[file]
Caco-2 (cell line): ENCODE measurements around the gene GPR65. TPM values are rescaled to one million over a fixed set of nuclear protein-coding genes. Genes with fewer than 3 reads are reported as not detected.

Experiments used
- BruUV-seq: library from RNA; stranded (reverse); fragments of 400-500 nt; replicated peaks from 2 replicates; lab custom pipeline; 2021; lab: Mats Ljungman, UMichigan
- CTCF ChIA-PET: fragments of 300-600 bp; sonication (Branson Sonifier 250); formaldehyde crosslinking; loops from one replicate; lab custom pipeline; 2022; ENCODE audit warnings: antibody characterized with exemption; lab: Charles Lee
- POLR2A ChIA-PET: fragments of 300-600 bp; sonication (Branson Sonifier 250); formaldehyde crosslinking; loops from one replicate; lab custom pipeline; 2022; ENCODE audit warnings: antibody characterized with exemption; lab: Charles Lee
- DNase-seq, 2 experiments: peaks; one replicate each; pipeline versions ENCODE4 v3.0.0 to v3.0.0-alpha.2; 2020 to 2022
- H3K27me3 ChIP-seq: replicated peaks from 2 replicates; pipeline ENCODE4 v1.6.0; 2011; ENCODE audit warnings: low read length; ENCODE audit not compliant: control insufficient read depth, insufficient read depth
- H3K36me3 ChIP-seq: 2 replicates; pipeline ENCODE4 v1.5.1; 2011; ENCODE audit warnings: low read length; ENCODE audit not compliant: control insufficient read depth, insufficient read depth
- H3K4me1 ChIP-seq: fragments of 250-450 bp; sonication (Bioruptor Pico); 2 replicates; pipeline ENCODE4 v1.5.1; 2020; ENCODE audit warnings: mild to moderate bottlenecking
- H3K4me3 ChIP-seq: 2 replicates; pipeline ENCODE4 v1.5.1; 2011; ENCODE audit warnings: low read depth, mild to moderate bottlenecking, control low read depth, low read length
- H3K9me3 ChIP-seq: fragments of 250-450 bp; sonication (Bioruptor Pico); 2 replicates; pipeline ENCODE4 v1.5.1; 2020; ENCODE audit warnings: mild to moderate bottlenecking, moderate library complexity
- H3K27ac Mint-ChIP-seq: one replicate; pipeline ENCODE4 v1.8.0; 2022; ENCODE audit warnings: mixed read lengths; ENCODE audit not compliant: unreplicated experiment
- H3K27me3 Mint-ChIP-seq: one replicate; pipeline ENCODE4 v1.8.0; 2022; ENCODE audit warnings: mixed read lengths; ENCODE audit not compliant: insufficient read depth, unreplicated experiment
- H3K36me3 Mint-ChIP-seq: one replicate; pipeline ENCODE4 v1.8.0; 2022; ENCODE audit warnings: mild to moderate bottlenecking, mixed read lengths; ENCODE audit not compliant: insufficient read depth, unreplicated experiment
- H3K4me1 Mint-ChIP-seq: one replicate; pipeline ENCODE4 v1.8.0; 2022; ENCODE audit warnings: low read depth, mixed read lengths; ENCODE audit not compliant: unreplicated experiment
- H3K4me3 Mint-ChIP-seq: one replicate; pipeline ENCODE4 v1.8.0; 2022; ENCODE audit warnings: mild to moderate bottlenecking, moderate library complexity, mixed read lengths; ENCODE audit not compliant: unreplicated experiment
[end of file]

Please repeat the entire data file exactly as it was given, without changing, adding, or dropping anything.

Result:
Caco-2 (cell line): ENCODE measurements around the gene GPR65. TPM values are rescaled to one million over a fixed set of nuclear protein-coding genes. Genes with fewer than 3 reads are reported as not detected.

Experiments used
- BruUV-seq: library from RNA; stranded (reverse); fragments of 400-500 nt; replicated peaks from 2 replicates; lab custom pipeline; 2021; lab: Mats Ljungman, UMichigan
- CTCF ChIA-PET: fragments of 300-600 bp; sonication (Branson Sonifier 250); formaldehyde crosslinking; loops from one replicate; lab custom pipeline; 2022; ENCODE audit warnings: antibody characterized with exemption; lab: Charles Lee
- POLR2A ChIA-PET: fragments of 300-600 bp; sonication (Branson Sonifier 250); formaldehyde crosslinking; loops from one replicate; lab custom pipeline; 2022; ENCODE audit warnings: antibody characterized with exemption; lab: Charles Lee
- DNase-seq, 2 experiments: peaks; one replicate each; pipeline versions ENCODE4 v3.0.0 to v3.0.0-alpha.2; 2020 to 2022
- H3K27me3 ChIP-seq: replicated peaks from 2 replicates; pipeline ENCODE4 v1.6.0; 2011; ENCODE audit warnings: low read length; ENCODE audit not compliant: control insufficient read depth, insufficient read depth
- H3K36me3 ChIP-seq: 2 replicates; pipeline ENCODE4 v1.5.1; 2011; ENCODE audit warnings: low read length; ENCODE audit not compliant: control insufficient read depth, insufficient read depth
- H3K4me1 ChIP-seq: fragments of 250-450 bp; sonication (Bioruptor Pico); 2 replicates; pipeline ENCODE4 v1.5.1; 2020; ENCODE audit warnings: mild to moderate bottlenecking
- H3K4me3 ChIP-seq: 2 replicates; pipeline ENCODE4 v1.5.1; 2011; ENCODE audit warnings: low read depth, mild to moderate bottlenecking, control low read depth, low read length
- H3K9me3 ChIP-seq: fragments of 250-450 bp; sonication (Bioruptor Pico); 2 replicates; pipeline ENCODE4 v1.5.1; 2020; ENCODE audit warnings: mild to moderate bottlenecking, moderate library complexity
- H3K27ac Mint-ChIP-seq: one replicate; pipeline ENCODE4 v1.8.0; 2022; ENCODE audit warnings: mixed read lengths; ENCODE audit not compliant: unreplicated experiment
- H3K27me3 Mint-ChIP-seq: one replicate; pipeline ENCODE4 v1.8.0; 2022; ENCODE audit warnings: mixed read lengths; ENCODE audit not compliant: insufficient read depth, unreplicated experiment
- H3K36me3 Mint-ChIP-seq: one replicate; pipeline ENCODE4 v1.8.0; 2022; ENCODE audit warnings: mild to moderate bottlenecking, mixed read lengths; ENCODE audit not compliant: insufficient read depth, unreplicated experiment
- H3K4me1 Mint-ChIP-seq: one replicate; pipeline ENCODE4 v1.8.0; 2022; ENCODE audit warnings: low read depth, mixed read lengths; ENCODE audit not compliant: unreplicated experiment
- H3K4me3 Mint-ChIP-seq: one replicate; pipeline ENCODE4 v1.8.0; 2022; ENCODE audit warnings: mild to moderate bottlenecking, moderate library complexity, mixed read lengths; ENCODE audit not compliant: unreplicated experiment